Wisconsin's 2016 figures were reported by 18 or roughly 4 percent of a total of 414 agencies participating in the program statewide.
Federal Bureau of Investigation data show hate crimes increased across the country from 5,850 in 2015 to 6,121 crimes in 2016.
According to the Huffington Post digital portal, these data show that for the first time in a decade the country experienced consecutive annual increases in the number of crimes of that nature.
Hate crimes in Wisconsin appeared to decrease for the second straight year in 2016.
In 2015, 32 crimes were motivated by race, five by religion, and seven by sexual orientation.
There were also 105 incidents against transgender people, a 44 percent increase compared to 2015.
Reactions to Detroit Lions vs. Cleveland Browns game
The Browns made mistakes, including at the end of the first half when they botched the most basic elements in clock management. It went nowhere, and the Lions wisely made sure the Browns could not get up to spike the ball for a field goal try.
A report released Monday says there were more than 6,100 hate crimes a year ago. The remaining incidents were perpetrated at a variety of other locations, including schools and houses of worship, commercial and government buildings, restaurants and nightclubs, parking lots and garages, playgrounds and parks, and even medical facilities.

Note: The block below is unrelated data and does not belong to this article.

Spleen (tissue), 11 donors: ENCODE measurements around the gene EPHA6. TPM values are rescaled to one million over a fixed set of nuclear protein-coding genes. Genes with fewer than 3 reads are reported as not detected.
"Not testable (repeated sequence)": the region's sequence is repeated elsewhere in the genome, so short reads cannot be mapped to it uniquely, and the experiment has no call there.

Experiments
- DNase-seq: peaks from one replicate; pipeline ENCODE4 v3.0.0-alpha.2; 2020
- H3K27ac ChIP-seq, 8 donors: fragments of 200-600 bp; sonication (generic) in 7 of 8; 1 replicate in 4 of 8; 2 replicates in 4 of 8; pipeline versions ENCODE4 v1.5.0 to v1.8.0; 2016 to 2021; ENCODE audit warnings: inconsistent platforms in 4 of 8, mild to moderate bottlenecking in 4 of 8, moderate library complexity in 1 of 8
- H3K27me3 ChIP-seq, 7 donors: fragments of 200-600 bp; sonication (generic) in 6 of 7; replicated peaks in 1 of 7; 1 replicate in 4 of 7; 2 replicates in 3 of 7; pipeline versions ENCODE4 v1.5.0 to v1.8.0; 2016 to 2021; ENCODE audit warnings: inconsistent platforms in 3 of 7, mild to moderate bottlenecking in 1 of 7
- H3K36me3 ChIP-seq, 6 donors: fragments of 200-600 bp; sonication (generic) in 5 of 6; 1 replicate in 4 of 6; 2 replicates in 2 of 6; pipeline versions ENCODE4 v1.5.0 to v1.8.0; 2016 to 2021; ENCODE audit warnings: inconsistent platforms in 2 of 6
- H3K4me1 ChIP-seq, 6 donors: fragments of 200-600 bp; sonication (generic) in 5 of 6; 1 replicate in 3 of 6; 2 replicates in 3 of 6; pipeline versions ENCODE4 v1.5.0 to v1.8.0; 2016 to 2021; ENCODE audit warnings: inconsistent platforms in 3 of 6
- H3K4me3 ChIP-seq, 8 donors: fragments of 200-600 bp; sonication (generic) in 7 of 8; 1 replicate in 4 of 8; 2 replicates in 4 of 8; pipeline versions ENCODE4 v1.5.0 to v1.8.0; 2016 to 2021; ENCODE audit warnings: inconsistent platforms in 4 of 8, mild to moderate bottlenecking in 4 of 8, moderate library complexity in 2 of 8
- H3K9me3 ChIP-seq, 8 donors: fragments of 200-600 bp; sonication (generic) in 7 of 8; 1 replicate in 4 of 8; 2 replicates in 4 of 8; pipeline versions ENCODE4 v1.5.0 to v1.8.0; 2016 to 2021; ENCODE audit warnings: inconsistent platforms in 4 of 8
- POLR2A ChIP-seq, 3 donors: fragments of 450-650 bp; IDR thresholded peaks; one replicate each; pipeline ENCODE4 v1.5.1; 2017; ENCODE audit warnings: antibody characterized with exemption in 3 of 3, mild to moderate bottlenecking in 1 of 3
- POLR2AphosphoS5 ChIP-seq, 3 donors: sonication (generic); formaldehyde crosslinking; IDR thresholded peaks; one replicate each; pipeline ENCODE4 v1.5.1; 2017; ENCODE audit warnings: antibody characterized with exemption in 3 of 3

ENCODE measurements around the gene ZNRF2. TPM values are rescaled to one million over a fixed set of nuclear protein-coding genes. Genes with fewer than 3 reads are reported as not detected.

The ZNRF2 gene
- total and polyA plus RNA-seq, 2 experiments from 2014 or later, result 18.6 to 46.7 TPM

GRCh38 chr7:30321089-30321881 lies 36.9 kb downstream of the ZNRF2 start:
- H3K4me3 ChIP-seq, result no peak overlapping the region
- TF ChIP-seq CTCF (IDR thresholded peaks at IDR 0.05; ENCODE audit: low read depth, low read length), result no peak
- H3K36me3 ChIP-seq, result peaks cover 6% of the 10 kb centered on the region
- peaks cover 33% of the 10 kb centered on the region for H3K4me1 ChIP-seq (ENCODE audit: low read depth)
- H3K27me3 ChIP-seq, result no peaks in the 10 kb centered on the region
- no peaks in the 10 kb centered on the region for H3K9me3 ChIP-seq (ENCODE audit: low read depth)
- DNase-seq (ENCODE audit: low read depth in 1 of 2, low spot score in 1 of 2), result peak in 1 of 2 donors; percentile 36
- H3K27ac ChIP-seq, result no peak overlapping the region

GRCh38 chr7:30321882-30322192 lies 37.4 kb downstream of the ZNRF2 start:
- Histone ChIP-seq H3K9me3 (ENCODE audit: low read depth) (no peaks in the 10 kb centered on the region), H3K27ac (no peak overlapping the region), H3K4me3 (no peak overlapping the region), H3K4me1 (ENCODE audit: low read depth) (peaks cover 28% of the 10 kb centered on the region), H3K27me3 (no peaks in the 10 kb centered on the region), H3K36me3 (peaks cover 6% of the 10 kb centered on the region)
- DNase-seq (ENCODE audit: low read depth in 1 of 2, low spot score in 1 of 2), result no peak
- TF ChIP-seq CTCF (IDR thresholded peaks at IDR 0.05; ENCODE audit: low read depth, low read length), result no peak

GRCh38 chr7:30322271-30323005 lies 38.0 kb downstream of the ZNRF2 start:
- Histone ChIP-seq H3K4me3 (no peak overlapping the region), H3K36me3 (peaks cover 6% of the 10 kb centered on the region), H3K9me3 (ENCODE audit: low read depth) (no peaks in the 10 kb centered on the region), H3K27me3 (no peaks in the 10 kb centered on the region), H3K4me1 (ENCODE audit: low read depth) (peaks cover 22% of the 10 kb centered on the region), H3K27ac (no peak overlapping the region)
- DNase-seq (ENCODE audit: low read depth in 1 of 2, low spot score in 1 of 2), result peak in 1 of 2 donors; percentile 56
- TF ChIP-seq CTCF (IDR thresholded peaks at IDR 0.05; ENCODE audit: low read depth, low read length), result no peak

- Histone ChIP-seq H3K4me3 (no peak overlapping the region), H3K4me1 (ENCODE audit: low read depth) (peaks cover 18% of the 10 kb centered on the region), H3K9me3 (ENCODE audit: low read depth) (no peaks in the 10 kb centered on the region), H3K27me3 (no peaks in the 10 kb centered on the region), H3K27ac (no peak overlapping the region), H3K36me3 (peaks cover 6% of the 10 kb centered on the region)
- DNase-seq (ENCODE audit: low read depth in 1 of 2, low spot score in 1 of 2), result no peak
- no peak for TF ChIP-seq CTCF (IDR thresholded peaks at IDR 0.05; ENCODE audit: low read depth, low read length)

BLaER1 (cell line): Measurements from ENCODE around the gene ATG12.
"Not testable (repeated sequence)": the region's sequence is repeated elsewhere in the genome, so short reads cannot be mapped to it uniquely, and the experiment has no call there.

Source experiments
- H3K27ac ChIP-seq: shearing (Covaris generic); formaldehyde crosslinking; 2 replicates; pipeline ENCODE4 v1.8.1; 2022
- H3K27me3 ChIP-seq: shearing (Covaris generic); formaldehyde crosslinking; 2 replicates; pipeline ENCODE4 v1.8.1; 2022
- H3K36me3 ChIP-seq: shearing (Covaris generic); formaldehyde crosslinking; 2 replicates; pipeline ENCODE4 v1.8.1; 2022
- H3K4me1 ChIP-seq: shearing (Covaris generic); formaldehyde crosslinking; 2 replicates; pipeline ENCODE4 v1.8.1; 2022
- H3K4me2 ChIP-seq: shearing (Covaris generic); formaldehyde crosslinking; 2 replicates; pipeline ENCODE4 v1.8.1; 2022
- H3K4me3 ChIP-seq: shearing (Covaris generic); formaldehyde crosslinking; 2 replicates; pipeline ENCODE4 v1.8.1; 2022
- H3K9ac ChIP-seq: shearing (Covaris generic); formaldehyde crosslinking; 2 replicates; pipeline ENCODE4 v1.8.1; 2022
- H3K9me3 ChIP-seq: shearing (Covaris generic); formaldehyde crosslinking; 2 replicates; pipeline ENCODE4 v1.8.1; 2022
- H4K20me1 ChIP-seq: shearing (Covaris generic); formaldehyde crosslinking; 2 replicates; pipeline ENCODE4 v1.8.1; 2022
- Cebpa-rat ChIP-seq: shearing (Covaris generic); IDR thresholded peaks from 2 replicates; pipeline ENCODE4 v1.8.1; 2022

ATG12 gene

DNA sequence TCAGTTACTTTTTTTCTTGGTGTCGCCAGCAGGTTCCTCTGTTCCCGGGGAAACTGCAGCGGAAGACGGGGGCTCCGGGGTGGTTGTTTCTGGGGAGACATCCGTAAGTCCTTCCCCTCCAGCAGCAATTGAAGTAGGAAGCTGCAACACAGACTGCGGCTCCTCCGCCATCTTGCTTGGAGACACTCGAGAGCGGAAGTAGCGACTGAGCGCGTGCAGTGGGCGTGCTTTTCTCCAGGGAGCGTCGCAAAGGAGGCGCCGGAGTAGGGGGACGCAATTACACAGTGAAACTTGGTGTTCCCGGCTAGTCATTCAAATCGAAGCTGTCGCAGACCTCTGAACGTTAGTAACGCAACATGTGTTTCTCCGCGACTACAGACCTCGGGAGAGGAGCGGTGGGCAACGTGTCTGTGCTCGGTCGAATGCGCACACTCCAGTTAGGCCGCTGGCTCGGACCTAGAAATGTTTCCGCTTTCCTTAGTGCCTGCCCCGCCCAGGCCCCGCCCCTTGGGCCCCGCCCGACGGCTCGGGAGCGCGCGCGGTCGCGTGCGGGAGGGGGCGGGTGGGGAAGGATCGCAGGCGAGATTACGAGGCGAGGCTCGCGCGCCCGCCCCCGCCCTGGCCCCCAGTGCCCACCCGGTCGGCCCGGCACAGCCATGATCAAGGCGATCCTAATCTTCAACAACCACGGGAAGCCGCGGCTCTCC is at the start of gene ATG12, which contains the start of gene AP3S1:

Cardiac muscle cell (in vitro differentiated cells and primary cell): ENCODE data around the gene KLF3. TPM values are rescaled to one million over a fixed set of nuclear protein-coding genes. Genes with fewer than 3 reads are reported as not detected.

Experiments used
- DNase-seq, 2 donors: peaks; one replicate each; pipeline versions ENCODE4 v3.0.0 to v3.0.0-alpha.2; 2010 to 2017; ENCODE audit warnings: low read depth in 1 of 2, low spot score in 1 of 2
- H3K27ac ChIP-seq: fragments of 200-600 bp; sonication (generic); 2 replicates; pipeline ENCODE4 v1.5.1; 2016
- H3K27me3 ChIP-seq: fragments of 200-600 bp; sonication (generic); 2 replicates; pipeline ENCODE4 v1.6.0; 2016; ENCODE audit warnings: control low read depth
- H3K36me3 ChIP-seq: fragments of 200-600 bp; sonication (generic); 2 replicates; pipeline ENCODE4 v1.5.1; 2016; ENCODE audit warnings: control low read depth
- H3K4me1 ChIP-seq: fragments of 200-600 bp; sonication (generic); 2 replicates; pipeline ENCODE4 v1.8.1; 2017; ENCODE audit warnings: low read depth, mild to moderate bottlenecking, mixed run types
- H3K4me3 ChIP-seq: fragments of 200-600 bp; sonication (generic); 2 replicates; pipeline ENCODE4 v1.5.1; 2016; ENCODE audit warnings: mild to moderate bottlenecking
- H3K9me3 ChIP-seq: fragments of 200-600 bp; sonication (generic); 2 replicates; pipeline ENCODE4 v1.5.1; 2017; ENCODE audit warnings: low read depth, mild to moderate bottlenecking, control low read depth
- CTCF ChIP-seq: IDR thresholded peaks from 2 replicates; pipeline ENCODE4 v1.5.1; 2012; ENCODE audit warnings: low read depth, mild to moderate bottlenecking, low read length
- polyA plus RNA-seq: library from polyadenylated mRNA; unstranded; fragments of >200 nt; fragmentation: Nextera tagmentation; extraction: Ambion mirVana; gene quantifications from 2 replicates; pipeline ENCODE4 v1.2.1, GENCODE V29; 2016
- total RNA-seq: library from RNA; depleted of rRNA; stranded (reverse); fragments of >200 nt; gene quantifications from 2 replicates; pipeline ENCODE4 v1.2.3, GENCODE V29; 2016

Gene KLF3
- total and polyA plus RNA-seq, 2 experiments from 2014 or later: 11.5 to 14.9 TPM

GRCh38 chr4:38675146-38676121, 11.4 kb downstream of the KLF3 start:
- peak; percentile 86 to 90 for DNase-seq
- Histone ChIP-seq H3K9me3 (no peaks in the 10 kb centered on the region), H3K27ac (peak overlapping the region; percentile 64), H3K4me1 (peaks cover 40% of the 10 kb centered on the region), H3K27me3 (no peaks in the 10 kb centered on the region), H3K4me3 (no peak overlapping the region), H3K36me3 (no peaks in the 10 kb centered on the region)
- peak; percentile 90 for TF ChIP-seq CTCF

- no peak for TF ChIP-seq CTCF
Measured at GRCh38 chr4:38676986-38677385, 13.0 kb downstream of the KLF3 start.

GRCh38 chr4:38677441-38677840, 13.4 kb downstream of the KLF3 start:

The FBI's hate crime statistics lag by about a year and widely believed to underreport the extent of hate crimes in America.
Attorney General Jeff Sessions said the task force he appointed on crime reduction is exploring ways to revise training for police and prosecutors, and to improve data collection on hate crimes. Hate incidents increased from 203 in 2015 to 285 in 2016. Crimes motivated by bias against Protestants and Eastern Orthodox Christians both declined.
Anti-Jewish bias was the motivation cited in a little more than half of the 1,273 religion-related hate crimes.
Dozens of cities with more than 100,000 residents either reported zero hate crimes or did not submit their hate crime data, according toananalysis by the Anti-Defamation League, a civil rights organization, which has called for better reporting.
Another 21.0 percent were for religion, and 17.7 percent sexual orientation.
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